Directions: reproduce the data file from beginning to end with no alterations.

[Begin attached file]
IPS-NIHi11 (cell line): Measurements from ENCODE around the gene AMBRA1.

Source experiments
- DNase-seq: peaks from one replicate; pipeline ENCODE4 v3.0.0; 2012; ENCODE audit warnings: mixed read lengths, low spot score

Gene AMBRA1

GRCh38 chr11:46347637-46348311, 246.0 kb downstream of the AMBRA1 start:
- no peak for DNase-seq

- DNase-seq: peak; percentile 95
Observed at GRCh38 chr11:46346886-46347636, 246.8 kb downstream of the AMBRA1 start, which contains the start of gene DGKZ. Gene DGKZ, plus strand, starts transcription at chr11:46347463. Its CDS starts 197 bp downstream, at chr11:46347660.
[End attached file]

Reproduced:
IPS-NIHi11 (cell line): Measurements from ENCODE around the gene AMBRA1.

Source experiments
- DNase-seq: peaks from one replicate; pipeline ENCODE4 v3.0.0; 2012; ENCODE audit warnings: mixed read lengths, low spot score

Gene AMBRA1

GRCh38 chr11:46347637-46348311, 246.0 kb downstream of the AMBRA1 start:
- no peak for DNase-seq

- DNase-seq: peak; percentile 95
Observed at GRCh38 chr11:46346886-46347636, 246.8 kb downstream of the AMBRA1 start, which contains the start of gene DGKZ. Gene DGKZ, plus strand, starts transcription at chr11:46347463. Its CDS starts 197 bp downstream, at chr11:46347660.